6 Ways to Make the Recruiter’s Job (and Decision!) Easy

easy to hireIt’s not that recruiters aren’t capable of thinking and working hard. Of course they are! But here’s what smart and successful job seekers have learned: they must position themselves to be easy to hire!

In other words, they don’t make recruiters have to think, or work harder than they must.

Here’s how:

YOU MUST Tell Them What You Want to Do – What Job You Want

Don’t expect a recruiter or employer to look at your resume and figure out what you can do and where you could fit into their organization. Most employers or recruiters have way too much to do to provide you with career coaching and/or mind-reading services.

Networking contacts, no matter how well-intentioned, won’t be able to help you without knowing what you want to do. They can’t read your mind any better than an employer or recruiter. Make it easy for people to help you by helping them know what you want.

Apply specifically for a job you know (or suspect) they have open or will have open in the future.

Clearly Align Your Experience with Requirements

When you are submitting your resume for a job, don’t make the person reading your resume wonder why you applied for their job. Tell them why. You do that 2 ways:

First…

Only apply for jobs for which you are a good fit. Look at the job’s requirements and the skills, experience, and education they they want in an applicant. Don’t waste your time, or the recruiter’s, applying for something that’s not a good match.

You’re thinking, “Why not give it a try, just in case?”

They’re thinking, “Can’t this idiot read?”

Do it often enough with the same recruiter, and you’ll be training that recruiter to just tune you out.Think of applying for a job as a sales campaign. Take the time to do it right (customized resume and cover letter, etc.), and focus on the right jobs for you.

Second…

Tell them how you are a good match in the cover letter, and show them in the resume. In the cover letter, list the job’s requirements and match those requirements specifically with the skills or experience you have that are appropriate. Customize your resume so that the relevant skills and experience are highlighted. Leave out the things that aren’t relevant to this job, unless your resume is only 1 page long. If you haven’t had much response to your resume, have a mentor take a look, or get professional help.

Follow the Directions

Duh! Who doesn’t follow directions? You’d be amazed!  Job seekers in a rush, apparently…

Recently, a recruiter put a sentence in a Monster job posting asking applicants to include a one-paragraph description of their most significant accomplishment of the past year.

Only 4 in 20 applicants included an accomplishment, and only 1 of the 4 linked that accomplishment to the job they were seeking.

So, only 1 out of every 20 applicants got through the initial screening. By actually reading the entire posting, following the directions, and aligning their response to the needs of the job, they jumped over 95% of their competition!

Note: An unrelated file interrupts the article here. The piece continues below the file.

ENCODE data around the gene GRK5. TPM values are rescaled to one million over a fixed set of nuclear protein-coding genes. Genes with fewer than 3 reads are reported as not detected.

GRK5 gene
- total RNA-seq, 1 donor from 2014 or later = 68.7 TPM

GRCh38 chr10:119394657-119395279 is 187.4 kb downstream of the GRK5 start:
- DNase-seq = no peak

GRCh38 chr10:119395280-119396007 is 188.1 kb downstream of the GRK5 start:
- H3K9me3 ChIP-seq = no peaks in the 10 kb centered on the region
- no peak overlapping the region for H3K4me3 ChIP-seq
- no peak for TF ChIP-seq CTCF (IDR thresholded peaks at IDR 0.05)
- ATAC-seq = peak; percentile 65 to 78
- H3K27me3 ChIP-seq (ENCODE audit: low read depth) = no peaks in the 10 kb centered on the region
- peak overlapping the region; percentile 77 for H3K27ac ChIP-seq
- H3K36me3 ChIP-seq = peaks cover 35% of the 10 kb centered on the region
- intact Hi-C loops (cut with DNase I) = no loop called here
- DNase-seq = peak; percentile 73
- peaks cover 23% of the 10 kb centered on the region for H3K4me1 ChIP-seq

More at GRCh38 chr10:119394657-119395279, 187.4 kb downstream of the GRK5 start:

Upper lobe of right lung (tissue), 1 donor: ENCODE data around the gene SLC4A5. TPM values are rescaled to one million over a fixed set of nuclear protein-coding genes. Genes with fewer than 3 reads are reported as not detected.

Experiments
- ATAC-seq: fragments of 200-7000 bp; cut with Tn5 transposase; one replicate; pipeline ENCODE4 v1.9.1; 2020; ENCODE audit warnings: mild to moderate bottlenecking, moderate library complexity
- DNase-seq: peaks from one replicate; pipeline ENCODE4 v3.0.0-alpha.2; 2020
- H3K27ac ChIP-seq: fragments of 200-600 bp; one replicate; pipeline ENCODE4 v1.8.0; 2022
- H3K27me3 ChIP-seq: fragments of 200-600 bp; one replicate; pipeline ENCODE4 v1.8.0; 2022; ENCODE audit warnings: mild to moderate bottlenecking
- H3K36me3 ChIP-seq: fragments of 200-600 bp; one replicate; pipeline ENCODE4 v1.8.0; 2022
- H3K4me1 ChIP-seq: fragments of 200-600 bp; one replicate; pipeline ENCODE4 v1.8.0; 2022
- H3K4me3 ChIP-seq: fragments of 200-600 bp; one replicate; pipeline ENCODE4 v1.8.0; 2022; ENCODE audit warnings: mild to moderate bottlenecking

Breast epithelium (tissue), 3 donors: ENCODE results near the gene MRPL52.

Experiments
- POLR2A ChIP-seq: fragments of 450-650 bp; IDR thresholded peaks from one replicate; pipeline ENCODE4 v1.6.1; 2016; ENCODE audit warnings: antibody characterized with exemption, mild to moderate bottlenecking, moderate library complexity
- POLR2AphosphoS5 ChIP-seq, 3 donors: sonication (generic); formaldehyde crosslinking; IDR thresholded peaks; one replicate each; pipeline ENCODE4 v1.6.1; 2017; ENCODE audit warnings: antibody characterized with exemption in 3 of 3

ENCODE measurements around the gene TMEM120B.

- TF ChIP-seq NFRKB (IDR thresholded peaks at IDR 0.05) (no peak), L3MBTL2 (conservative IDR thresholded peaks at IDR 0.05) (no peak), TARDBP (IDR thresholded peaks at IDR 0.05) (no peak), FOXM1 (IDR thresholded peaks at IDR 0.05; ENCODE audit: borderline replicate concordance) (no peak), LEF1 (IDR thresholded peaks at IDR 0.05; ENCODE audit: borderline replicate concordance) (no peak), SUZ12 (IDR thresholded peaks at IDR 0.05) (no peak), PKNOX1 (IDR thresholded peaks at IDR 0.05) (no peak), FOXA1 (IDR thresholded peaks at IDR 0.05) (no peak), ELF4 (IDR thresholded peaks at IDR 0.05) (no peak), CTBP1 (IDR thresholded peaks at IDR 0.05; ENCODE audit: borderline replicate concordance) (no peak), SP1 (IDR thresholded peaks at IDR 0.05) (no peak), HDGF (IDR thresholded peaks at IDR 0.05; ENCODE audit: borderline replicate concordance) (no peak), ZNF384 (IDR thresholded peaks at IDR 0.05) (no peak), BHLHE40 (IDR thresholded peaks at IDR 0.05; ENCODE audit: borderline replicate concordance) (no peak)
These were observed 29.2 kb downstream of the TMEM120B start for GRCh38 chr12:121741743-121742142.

Don’t Make Them Work to Remember

Stay in touch, in context.

Follow up your resume and cover letter with a phone call, but don’t expect them to know you. Give them the context. Tell them your name, the job you want (and its requisition number or any other administrative identifier it might have, if you know it), and when you applied for it. Follow with a “soft” sales pitch, giving a summary of your qualifications for the job and emphasizing your interest in it.

Then, politely ask what is happening with the job you are seeking (what progress is being made, when are people going to be called in to interview, when the decision is going to be made, etc.)

Ask for Permission to Stay in Touch

After you’ve discovered the status, ask them if you can call back in a week (or 2 weeks or the end of the week – what ever seems appropriate after you’ve learned the status of their applicant search). Most times, if you are in any way qualified, they will tell you it’s OK to stay in touch.

However, if they tell you not to bother, then move on to another opportunity, if you have one. If it’s a job you really want, but they’ve told you not to bother staying in touch, you might try one more contact to see if you just caught someone at a bad time or in a bad mood. If you receive 2 “go away” messages, pay attention, and move on.

Polite Persistence Is Powerful

When you have permission to stay in touch, DO stay in touch. Politely. When you said that you would, or when they told you you could.

Follow up. Find out what’s happening with the job you want – ask them for other similar opportunities if this one falls through.

Keep things in context – don’t expect them to remember you, although by the 3rd or 4th phone call to the same person, they probably will.

It always seems to take too long to land a job, but it will happen. Just keep trying and keep your spirits up. And whatever you do… make the recruiter’s job easy!

 

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For this post, YouTern thanks our friends at Job-Hunt.org!

 

 

About the Author: Online job search expert Susan P. Joyce has been observing the online job search world and teaching online job search skills since 1995. A veteran of the United States Marine Corps, Susan is a two-time layoff “graduate” who has worked in human resources at Harvard University and in a compensation consulting firm. Since 1998, Susan has been editor and publisher of Job-Hunt.org. Follow Susan on Twitter and on Google+.

 

© Copyright, 2010, Susan P. Joyce. All rights reserved. Used with permission.

 

 

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